Clinical presentation and initial management of Black men and White men with prostate cancer in the United Kingdom: the PROCESS cohort study

S. Evans, C. Metcalfe, B. Patel, F. Ibrahim, K. Anson, F. Chinegwundoh, C. Corbishley, D. Gillatt, R. Kirby, Gordon Muir, V. Nargund, Rick Popert, P. Wilson, R. Persad, Y. Ben-Shlomo*, PROC Study Grp

*Corresponding author for this work

    Research output: Contribution to journalArticlepeer-review

    26 Citations (Scopus)

    Abstract

    BACKGROUND: In the United States, Black men have a higher risk of prostate cancer and worse survival than do White men, but it is unclear whether this is because of differences in diagnosis and management. We re-examined these differences in the United Kingdom, where health care is free and unlikely to vary by socioeconomic status.

    METHODS: This study is a population-based retrospective cohort study of men diagnosed with prostate cancer with data on ethnicity, prognostic factors, and clinical care. A Delphi panel considered the appropriateness of investigations and treatments received.

    RESULTS: At diagnosis, Black men had similar clinical stage and Gleason scores but higher age-adjusted prostate-specific antigen levels (geometric mean ratio 1.41, 95% confidence interval (95% CI): 1.15-1.73). Black men underwent more investigations and were more likely to undergo radical treatment, although this was largely explained by their younger age. Even after age adjustment, Black men were more likely to undergo a bone scan (odds ratio 1.37, 95% CI: 1.05-1.80). The Delphi analysis did not suggest differential management by ethnicity.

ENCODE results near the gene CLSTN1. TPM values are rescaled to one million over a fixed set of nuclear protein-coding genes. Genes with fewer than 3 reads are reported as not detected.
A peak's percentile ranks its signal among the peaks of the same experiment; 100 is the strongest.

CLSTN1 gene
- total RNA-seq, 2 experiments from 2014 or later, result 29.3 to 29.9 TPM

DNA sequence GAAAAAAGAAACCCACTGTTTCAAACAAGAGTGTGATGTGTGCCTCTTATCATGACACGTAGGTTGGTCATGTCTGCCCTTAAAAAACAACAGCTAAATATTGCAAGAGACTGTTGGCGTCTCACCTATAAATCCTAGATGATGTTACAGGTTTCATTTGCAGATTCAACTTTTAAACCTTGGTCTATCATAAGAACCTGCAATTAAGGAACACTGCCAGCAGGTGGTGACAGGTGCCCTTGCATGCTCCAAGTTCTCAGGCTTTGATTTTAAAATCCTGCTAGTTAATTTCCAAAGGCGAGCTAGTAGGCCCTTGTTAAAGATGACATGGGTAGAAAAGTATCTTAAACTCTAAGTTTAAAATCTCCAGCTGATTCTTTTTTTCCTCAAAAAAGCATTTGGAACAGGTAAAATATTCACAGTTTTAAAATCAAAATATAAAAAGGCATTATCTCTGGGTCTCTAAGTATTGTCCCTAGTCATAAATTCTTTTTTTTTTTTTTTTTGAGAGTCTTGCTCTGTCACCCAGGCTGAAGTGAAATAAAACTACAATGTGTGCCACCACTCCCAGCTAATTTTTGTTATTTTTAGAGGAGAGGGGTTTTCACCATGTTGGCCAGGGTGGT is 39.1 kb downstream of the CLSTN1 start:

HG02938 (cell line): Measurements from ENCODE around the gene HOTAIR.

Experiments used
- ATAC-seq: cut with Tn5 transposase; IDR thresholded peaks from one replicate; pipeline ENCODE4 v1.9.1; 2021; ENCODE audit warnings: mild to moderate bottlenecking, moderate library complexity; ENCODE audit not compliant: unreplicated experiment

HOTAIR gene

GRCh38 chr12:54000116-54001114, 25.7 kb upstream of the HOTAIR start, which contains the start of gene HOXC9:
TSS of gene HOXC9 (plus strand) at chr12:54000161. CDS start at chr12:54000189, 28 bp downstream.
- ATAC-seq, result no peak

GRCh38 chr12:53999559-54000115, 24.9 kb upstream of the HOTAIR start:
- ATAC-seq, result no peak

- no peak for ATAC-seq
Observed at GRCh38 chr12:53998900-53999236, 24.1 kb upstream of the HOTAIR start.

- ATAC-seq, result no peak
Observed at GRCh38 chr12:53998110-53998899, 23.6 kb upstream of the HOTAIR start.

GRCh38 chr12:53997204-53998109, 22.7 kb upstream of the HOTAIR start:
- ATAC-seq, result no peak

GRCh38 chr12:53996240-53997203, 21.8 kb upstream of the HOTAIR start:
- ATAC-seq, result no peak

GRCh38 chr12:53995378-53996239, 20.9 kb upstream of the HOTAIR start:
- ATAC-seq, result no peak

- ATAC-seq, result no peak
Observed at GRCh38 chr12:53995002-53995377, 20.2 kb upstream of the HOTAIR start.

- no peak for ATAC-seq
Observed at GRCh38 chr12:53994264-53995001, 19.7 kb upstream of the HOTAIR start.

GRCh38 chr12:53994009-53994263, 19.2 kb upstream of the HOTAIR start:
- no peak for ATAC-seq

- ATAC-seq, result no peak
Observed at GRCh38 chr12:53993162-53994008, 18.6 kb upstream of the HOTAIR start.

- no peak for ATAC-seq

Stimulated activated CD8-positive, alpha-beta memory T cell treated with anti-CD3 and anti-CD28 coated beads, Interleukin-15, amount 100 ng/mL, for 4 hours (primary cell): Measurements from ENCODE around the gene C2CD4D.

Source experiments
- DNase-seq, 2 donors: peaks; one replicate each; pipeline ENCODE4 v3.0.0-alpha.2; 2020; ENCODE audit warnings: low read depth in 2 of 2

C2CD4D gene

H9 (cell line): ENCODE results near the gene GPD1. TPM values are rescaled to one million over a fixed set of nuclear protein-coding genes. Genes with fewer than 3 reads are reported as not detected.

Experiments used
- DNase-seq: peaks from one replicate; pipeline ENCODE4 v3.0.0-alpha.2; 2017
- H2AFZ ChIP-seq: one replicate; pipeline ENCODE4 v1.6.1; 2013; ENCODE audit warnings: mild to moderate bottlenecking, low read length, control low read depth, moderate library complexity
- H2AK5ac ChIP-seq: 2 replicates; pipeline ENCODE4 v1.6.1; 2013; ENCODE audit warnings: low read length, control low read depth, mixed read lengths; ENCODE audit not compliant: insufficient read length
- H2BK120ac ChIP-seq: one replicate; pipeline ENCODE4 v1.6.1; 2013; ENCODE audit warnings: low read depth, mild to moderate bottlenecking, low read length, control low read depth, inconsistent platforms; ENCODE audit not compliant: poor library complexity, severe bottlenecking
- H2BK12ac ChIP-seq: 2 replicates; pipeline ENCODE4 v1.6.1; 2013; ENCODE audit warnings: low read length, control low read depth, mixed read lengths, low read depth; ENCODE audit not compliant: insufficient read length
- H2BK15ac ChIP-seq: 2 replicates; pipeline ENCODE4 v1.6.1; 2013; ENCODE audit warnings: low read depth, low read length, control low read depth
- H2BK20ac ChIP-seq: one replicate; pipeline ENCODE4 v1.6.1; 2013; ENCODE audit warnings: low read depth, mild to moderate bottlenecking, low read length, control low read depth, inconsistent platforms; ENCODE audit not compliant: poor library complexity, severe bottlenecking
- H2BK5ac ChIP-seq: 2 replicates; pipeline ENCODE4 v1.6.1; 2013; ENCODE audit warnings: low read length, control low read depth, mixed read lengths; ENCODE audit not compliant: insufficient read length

CONCLUSIONS: This UK-based study comparing Black men with White men found no evidence of differences in disease characteristics at the time of prostate cancer diagnosis, nor of under-investigation or under-treatment in Black men. British Journal of Cancer (2010) 102, 249-254. doi:10.1038/sj.bjc.6605461 www.bjcancer.com Published online 24 November 2009 (C) 2010 Cancer Research UK

    Original languageEnglish
    Pages (from-to)249-254
    Number of pages6
    JournalBJC: British Journal of Cancer
    Volume102
    Issue number2
    DOIs
    Publication statusPublished - 19 Jan 2010

    Keywords

    • clinical management
    • diagnosis
    • epidemiology
    • ethnicity
    • prostate cancer
    • DIAGNOSIS
    • RACE/ETHNICITY
    • RECEIPT

    Fingerprint

    Dive into the research topics of 'Clinical presentation and initial management of Black men and White men with prostate cancer in the United Kingdom: the PROCESS cohort study'. Together they form a unique fingerprint.

    Cite this